News, Media and Stories | Veterans
Pacific University's School of Physician Assistant Studies has received a grant from the U.S. Department of Health & Human Services (HHS) to implement a rural healthcare program that will benefit both underserved populations and military veterans.
Sporting elaborate tattoos on his arms, a pair of studded earrings and faded jeans and shirt, Don Schweitzer doesn’t appear to be a college professor who has just won a prestigious grant.
The last time Clinton Gruber '47 saw his B-24 bomber he was falling away from it, 18,000 feet above Germany. But not until 35 years later, through a chance encounter on the Internet and the kindness of strangers in two distant countries, would he learn the complete story of the incident that nearly took his life that fateful day of Dec. 1, 1943.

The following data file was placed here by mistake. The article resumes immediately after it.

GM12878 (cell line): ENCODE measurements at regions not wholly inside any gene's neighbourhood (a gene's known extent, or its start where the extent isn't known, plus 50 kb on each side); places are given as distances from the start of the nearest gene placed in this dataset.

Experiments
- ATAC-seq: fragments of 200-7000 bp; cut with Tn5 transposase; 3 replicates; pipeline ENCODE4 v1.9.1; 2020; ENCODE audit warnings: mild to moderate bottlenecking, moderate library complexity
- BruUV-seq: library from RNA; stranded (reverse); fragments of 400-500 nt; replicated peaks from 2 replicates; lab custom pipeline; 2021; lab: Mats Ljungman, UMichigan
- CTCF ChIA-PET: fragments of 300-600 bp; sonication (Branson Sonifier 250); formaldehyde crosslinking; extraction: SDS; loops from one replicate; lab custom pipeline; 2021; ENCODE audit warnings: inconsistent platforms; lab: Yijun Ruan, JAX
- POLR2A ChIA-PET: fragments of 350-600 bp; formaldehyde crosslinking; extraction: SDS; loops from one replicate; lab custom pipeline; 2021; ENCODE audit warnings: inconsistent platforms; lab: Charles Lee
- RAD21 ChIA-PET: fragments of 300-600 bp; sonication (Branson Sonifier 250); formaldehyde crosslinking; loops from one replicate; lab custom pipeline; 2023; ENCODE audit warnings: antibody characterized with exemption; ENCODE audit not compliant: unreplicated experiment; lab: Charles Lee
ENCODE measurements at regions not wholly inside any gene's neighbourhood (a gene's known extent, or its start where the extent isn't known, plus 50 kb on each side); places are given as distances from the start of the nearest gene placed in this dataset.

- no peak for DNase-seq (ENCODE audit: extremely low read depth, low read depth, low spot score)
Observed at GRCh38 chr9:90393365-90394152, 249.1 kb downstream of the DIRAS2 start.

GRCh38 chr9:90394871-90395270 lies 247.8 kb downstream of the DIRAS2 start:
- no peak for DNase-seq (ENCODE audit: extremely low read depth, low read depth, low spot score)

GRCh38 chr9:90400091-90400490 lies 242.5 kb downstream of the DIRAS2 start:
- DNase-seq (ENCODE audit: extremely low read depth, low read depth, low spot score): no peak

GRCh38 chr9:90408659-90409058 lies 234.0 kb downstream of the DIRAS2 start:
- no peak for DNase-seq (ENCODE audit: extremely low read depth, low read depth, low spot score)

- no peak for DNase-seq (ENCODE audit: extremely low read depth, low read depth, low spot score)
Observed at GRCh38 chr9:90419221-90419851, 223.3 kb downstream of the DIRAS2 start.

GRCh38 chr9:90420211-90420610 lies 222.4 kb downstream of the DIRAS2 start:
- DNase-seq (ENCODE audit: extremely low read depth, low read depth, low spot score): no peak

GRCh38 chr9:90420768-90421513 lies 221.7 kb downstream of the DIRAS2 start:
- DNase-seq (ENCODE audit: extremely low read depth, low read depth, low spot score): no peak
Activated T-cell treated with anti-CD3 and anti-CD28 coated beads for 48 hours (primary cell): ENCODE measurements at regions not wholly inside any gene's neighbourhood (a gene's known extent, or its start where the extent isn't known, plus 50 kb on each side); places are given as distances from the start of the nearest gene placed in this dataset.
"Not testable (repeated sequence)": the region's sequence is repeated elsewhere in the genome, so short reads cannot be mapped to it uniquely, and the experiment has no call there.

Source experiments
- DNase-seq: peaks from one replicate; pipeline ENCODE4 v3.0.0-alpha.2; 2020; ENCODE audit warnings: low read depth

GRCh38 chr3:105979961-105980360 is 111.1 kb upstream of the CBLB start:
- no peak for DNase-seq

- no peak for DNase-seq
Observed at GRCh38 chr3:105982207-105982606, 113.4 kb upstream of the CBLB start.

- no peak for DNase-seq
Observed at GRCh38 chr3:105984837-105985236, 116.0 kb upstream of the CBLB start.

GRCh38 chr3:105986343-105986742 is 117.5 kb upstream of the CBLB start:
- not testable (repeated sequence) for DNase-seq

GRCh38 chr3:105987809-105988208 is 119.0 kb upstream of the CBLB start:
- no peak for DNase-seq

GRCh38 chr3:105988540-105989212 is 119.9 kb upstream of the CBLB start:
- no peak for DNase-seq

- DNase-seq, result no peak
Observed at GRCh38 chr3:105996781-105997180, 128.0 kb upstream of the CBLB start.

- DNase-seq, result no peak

Some 520 Pacific University students and alumni served in World War II. About 31, roughly equivalent to an entire senior class at the time, never came home.
It was spring, 1942 and there was war all over the world. The Great Depression had ended, but now the Allied nations were fighting for their lives as the second European war of the century metastasized with horrific swiftness into global conflict.
It had been barely a year since Calvin Van Pelt finished his freshman year at Pacific University when he landed at Utah Beach on D-Day, the great invasion that was the beginning of the liberation of Europe from Nazi domination.